If you want to measure your reading speed, you have a few options.
The question is…
Why do you want to know how fast you read?
Is it to keep a record of your progress?
Or are you learning speed reading techniques?
Perhaps it’s something else altogether.
Perhaps your real goal is to simply start learning faster.
Either way, this page will help you.
Let’s dive in!
What Is Reading Speed?
The exact definition of reading speed is taken quite literally by speed reading gurus.
We’ll discuss what these metrics in a minute.
But here’s the ultimate question you need to ask:
Does it really matter how fast you can read if you’re reading the wrong books?
With that question in mind, let’s look at how reading speed is typically measured.
How to Measure Your Reading Speed
When measuring reading speed, here’s what people typically focus on in order to ensure that their speed reading is trackable and ultimately progresses over time:
- Average Speed
First, measure your average speed (AS). The AS gives you the number of words you can read in a minute.
You should measure this, even if you do not understand or commit anything you read to memory.
Here’s how to do it:
Choose a page of a book and count the number of words. Then use a timer to measure how long you take to read the page. Then divide the number of words by the minutes taken. Your AS is measured in Words Per Minute (WPM).
- Processing Speed
Next, you need to know how well you comprehend what you just read.
Your comprehension is measured by the processing speed (PS).
This metric is important because your goal is not just to read fast. It’s also to understand quickly.
For this reason, make sure you always try to understand everything you read when measuring this metric.
To measure how much you understand, write out a summary after you measurement the AS. If the book includes study questions, you can also measure these, but often you won’t have them. Writing a simple 2-5 sentence summary will have to do and will still help you generally determine your percentage of understanding.
For example, if you answered correctly 7 out of 12 questions, then your PS is:
PS = 7 * 100 / 12 = 58 %
But if you don’t have questions and you write a quick summary, if you’re able to adequately describe what the text meant, you can give yourself a grade of A-D.
- Memorizing Speed
Your memorizing speed is the amount of words you can read and comprehending per minute. To get this number, multiply your AS by your PS (in percentage). For example, if you AS is 600 WPM and your PS is 75%, your memorizing speed is:
Memorizing Speed = 600 * 0.75 = 450 WPM
Setting Realistic Reading Goals
As you might expect, many people mistake their reading speed with their comprehending and remembering speed. To improve these, you must work on developing a fast average speed and a very good processing speed.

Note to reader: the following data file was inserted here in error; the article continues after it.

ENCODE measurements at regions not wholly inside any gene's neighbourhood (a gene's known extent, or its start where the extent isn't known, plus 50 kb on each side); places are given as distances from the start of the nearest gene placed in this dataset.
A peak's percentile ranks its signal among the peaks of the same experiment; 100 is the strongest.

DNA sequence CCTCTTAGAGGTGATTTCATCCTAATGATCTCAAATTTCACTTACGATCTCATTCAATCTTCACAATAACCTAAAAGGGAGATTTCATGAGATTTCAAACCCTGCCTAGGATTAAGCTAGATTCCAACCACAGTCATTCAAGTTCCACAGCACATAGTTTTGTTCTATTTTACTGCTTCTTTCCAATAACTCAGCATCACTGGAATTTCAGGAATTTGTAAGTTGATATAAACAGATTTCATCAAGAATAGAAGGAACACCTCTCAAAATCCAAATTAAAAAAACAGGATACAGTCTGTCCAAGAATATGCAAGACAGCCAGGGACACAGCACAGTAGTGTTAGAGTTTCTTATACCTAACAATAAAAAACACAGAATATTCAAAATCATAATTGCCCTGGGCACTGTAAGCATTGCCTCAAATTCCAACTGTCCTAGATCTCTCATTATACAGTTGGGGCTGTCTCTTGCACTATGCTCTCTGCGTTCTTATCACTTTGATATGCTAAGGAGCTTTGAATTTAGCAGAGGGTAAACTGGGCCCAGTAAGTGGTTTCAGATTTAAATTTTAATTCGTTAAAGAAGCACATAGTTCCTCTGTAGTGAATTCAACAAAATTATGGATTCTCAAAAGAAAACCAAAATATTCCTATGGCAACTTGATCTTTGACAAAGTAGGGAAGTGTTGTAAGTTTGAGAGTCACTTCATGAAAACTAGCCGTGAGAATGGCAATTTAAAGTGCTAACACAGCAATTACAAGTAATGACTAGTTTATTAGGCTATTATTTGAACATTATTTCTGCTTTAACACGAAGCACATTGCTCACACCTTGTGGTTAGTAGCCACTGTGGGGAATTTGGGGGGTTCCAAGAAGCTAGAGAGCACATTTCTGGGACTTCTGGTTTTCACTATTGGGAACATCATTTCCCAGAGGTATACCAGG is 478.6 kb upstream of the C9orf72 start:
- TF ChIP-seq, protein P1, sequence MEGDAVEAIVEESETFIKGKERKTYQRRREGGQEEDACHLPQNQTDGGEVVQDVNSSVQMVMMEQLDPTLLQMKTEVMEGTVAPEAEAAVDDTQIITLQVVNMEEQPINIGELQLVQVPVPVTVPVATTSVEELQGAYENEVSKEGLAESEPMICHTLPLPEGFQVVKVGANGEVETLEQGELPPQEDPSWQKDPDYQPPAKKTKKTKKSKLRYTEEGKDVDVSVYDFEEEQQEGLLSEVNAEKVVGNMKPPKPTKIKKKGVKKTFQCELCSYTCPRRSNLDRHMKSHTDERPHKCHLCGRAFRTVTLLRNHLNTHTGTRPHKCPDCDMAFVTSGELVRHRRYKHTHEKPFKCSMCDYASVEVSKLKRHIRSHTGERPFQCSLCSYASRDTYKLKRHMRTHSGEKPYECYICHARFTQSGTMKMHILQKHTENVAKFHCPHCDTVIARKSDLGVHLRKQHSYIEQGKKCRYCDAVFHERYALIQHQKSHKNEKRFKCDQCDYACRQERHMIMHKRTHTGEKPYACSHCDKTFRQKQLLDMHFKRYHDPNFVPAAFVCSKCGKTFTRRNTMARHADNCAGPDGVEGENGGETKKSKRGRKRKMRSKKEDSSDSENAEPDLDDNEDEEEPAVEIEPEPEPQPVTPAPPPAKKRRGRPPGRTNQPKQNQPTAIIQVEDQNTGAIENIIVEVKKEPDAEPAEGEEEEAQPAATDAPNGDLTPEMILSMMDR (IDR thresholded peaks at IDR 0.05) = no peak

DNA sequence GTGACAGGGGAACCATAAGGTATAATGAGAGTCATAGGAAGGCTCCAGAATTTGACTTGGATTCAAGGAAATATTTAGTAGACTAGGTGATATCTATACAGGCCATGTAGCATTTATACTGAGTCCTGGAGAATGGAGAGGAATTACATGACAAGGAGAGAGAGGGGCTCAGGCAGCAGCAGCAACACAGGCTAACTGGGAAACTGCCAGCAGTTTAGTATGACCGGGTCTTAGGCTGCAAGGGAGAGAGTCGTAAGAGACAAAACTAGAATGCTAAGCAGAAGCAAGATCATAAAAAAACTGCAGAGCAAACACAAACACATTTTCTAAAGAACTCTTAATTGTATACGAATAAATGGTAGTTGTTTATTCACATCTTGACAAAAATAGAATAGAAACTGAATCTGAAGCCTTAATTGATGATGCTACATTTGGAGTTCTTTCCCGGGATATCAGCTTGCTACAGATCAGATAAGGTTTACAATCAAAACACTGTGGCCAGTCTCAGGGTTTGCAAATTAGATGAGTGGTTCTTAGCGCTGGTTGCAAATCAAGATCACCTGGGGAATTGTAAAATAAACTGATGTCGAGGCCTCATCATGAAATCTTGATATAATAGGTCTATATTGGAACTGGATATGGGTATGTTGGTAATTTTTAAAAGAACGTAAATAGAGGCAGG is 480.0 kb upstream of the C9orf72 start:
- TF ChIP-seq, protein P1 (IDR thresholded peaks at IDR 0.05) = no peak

Here’s a chart you can use to help grade yourself. You can use it to set some benchmarks too.
|1 – 100 wpm
|Children learn to read within this range of reading speed. If a learner does not progress past this range, the reading ability is considered to be that of borderline literacy. A reader within this range will most likely have very little understanding and memory of what they have read. Most people reading this blog will struggle to read at 100 wpm, but it’s not a bad training exercise to try and slow down.
|100 – 200 wpm
|This range is the absolute minimum to get by in life. But someone reading at this speed probably doesn’t find it relaxing or entertaining. It’s highly unlikely you can stay updated with world events, technology, etc. at this rate. It may even reduce your comprehension merely by reading at this speed.
|200 – 250 wpm
|This is considered an average reading range. There’s nothing wrong with this reading rate, but you will probably feel that you want to improve it. And you can.
|250 – 350 wpm
|Reading speeds in this range are slightly above-average of that of most readers.
|350 – 500 wpm
|This rate represents above average speed, but comprehension is probably starting to suffer. One reason this happens is because you’re reducing subvocalization. Unfortunately, many people tell you to reduce it, but this simply isn’t true.
|500 – 800 wpm
|If you can read this speed, a fiction novel will start to feel like a movie. Provided you can maintain comprehension, that is.
|800 – 1000 wpm
|It is unlikely that you are comprehending anything at this speed.
|1000 wpm & faster
|Note that a person who claims to have a Guinness World Record for this speed apparently hasn’t read his own record. It says he got it for convincing the most talk show radio hosts he can read this fast, not that he actually can read that fast.
As you consider these reading benchmarks, keep this point in mind:
We are talking about authentically reading books, not skimming or scanning them.
Can Software Programs Measure Your Reading Speed?
Theoretically, yes. Here are a few that exist online:
There are also apps for mobile and tablet that allow you to measure your reading speed. Here are some examples:
- QuickReader – eBook Reader with Speed Reading – Inkstone Software, Inc.
- Acceleread Speed Reading Trainer – BananaBox Inc.
Although you certainly can improve your reading speed, it’s not necessarily the highest priority. Instead, you might consider these tips for how to read faster without needing to measure anything at all. Except perhaps how great you feel because you’re finally knocking back multiple books per week, remembering them and understanding them perfectly well.
Now that’s something worth racing towards!